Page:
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Legislation Introduced to Ease Student Loan Burden for Architecture Graduates

13 March, 2014

-By Holly O'Dell


Congressional representatives have introduced bipartisan legislation that would give architecture graduates student loan debt relief in exchange for community service. The National Design Services Act (NDSA) — introduced March 11 by Rep. Ed Perlmutter (D-CO) and co-sponsored by Rep. Greg Meeks (D-NY), Rep. Gwen Moore (D-WI), and Rep. Dennis Ross (R-FL) — would allow architecture students and graduates to contribute their design services to underserved areas through Community Design Centers across the U.S. In return, young architects would receive assistance with their education loans while providing help that otherwise may not have been available to these communities.

"The National Design Services Act will help promote sustainable economic development and jobs by ensuring aspiring architects are able to gain valuable experience while giving back to their communities designing public projects such as schools, health clinics, housing facilities, and libraries,” Rep. Perlmutter said in a statement.

According to a 2012 survey conducted by the American Institute of Architecture Students (AIAS), students graduating with bachelor degrees in architecture owe an average of $42,300 in federal and private loans. Those with a Master of Architecture have another $30,000 tacked on. The loan amounts do not include additional expenses that architecture students often face, such as materials for models and project submissions.

The American Institute of Architects (AIA) and the AIAS have pledged their full support of the legislation. “Millions of young people aspire to help their communities build a better future, but a lack of opportunity and the crushing cost of education hold them back,” AIA CEO Robert Ivy, FAIA, said. “As a result, the design and construction industry faces a severe shortage of talent at exactly the moment America needs to rebuild for the future.”

“There is no shortage of enthusiasm in our membership for passing this bill,” added Joshua Caulfield, CEO of AIAS. “And we intend to leverage that enthusiasm to the hilt as we go forward and call on our members of Congress.”

At a recent meeting of AIAS Milwaukee-Wisconsin, architecture students organized a phone bank for students to call their congressional representatives and urge support of the bill. An online petition also enlists the support of architects nationwide.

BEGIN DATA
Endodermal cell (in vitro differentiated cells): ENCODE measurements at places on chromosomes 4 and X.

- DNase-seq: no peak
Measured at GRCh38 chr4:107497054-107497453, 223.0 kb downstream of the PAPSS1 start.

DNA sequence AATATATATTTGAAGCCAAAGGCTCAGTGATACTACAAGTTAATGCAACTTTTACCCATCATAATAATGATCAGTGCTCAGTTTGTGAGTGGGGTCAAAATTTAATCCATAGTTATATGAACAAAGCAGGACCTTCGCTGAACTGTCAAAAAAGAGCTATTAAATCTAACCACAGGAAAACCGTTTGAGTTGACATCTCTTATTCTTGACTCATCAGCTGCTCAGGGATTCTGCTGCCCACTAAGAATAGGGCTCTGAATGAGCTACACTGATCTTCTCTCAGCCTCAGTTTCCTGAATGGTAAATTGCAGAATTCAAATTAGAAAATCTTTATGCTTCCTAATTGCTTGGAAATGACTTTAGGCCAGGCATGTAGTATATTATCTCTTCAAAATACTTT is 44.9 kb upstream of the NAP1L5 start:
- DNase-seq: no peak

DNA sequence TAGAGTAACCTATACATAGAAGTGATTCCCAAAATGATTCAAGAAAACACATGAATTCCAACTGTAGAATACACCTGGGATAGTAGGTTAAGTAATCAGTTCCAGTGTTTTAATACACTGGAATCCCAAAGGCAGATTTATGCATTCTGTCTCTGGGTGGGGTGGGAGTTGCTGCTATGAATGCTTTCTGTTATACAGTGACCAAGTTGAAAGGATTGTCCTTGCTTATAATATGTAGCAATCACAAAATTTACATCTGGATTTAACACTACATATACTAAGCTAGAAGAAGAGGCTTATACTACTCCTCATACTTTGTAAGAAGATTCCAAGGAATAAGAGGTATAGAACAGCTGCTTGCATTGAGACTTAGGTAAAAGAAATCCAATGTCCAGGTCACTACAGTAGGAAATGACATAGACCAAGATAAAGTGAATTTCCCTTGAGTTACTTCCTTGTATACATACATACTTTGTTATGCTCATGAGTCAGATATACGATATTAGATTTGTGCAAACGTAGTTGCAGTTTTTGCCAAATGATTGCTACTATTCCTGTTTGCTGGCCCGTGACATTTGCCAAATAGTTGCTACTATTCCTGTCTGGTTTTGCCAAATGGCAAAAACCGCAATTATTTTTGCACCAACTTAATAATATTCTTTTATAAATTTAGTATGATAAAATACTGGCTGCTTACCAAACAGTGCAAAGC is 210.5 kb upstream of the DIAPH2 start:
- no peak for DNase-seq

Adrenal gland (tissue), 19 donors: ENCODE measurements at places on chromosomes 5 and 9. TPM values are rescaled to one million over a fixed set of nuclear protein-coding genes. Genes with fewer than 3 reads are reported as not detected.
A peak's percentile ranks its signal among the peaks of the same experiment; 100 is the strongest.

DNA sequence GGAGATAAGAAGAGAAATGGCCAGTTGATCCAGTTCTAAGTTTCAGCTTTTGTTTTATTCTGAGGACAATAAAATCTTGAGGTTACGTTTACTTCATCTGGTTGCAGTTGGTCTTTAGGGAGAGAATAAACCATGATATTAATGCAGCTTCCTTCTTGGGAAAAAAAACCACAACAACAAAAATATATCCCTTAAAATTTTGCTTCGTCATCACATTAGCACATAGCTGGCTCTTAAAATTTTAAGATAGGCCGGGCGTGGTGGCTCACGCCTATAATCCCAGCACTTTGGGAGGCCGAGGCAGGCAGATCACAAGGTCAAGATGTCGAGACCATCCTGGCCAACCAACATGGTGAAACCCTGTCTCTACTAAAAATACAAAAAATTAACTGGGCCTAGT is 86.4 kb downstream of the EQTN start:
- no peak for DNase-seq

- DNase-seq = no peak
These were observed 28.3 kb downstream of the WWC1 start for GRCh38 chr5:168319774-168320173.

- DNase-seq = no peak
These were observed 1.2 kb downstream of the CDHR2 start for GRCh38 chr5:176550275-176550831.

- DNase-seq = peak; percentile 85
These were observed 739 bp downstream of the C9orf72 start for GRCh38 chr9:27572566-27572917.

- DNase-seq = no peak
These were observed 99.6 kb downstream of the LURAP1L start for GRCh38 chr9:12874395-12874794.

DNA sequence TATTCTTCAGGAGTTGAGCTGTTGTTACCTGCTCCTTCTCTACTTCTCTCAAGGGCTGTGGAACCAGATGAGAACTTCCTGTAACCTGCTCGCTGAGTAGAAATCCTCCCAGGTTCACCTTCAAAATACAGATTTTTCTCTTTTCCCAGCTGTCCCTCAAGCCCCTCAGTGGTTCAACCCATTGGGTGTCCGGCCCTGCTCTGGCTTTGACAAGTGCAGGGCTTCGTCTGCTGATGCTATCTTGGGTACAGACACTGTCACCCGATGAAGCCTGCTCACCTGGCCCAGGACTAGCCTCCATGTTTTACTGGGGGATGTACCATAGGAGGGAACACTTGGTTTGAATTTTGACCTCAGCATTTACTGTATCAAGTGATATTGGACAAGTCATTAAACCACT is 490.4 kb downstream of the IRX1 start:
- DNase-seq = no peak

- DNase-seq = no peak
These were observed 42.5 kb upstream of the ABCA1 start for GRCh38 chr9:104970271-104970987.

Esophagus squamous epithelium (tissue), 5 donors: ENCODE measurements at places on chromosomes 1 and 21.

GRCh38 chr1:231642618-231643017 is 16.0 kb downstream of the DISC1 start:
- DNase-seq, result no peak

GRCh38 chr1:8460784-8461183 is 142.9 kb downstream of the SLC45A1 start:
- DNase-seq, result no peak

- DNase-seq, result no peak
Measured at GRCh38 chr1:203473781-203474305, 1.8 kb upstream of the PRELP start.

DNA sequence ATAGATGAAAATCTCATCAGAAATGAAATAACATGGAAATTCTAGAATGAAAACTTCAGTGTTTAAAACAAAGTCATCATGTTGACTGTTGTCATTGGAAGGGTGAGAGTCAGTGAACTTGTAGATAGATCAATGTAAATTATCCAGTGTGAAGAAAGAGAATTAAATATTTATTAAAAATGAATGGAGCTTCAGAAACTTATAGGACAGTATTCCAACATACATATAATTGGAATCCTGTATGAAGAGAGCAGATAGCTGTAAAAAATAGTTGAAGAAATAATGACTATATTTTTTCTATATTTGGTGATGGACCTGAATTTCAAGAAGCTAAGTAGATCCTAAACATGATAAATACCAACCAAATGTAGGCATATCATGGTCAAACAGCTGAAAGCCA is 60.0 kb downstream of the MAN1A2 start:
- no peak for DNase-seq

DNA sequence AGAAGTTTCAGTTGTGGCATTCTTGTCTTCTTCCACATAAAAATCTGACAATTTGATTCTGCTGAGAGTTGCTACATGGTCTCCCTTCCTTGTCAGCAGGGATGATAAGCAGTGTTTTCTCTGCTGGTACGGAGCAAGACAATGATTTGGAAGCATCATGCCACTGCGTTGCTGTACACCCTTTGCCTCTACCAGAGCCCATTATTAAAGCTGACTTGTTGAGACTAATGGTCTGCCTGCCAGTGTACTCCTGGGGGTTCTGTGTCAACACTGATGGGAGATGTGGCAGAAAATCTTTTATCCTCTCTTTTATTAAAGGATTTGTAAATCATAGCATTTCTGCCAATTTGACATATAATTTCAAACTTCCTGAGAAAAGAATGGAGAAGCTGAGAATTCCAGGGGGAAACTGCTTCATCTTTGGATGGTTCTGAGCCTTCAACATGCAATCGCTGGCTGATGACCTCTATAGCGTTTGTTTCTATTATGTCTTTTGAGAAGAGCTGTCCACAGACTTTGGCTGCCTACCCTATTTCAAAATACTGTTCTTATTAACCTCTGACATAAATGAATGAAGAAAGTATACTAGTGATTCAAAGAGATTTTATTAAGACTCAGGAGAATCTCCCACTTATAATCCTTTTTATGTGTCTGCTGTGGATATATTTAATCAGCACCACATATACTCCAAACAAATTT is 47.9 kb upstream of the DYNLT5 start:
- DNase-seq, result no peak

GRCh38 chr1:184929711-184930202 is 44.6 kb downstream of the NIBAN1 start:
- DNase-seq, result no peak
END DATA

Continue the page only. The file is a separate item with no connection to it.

For more information on the NDSA and how to become involved, click here.


Legislation Introduced to Ease Student Loan Burden for Architecture Graduates

13 March, 2014


Congressional representatives have introduced bipartisan legislation that would give architecture graduates student loan debt relief in exchange for community service. The National Design Services Act (NDSA) — introduced March 11 by Rep. Ed Perlmutter (D-CO) and co-sponsored by Rep. Greg Meeks (D-NY), Rep. Gwen Moore (D-WI), and Rep. Dennis Ross (R-FL) — would allow architecture students and graduates to contribute their design services to underserved areas through Community Design Centers across the U.S. In return, young architects would receive assistance with their education loans while providing help that otherwise may not have been available to these communities.

"The National Design Services Act will help promote sustainable economic development and jobs by ensuring aspiring architects are able to gain valuable experience while giving back to their communities designing public projects such as schools, health clinics, housing facilities, and libraries,” Rep. Perlmutter said in a statement.

According to a 2012 survey conducted by the American Institute of Architecture Students (AIAS), students graduating with bachelor degrees in architecture owe an average of $42,300 in federal and private loans. Those with a Master of Architecture have another $30,000 tacked on. The loan amounts do not include additional expenses that architecture students often face, such as materials for models and project submissions.

The American Institute of Architects (AIA) and the AIAS have pledged their full support of the legislation. “Millions of young people aspire to help their communities build a better future, but a lack of opportunity and the crushing cost of education hold them back,” AIA CEO Robert Ivy, FAIA, said. “As a result, the design and construction industry faces a severe shortage of talent at exactly the moment America needs to rebuild for the future.”

“There is no shortage of enthusiasm in our membership for passing this bill,” added Joshua Caulfield, CEO of AIAS. “And we intend to leverage that enthusiasm to the hilt as we go forward and call on our members of Congress.”

At a recent meeting of AIAS Milwaukee-Wisconsin, architecture students organized a phone bank for students to call their congressional representatives and urge support of the bill. An online petition also enlists the support of architects nationwide.

For more information on the NDSA and how to become involved, click here.
 


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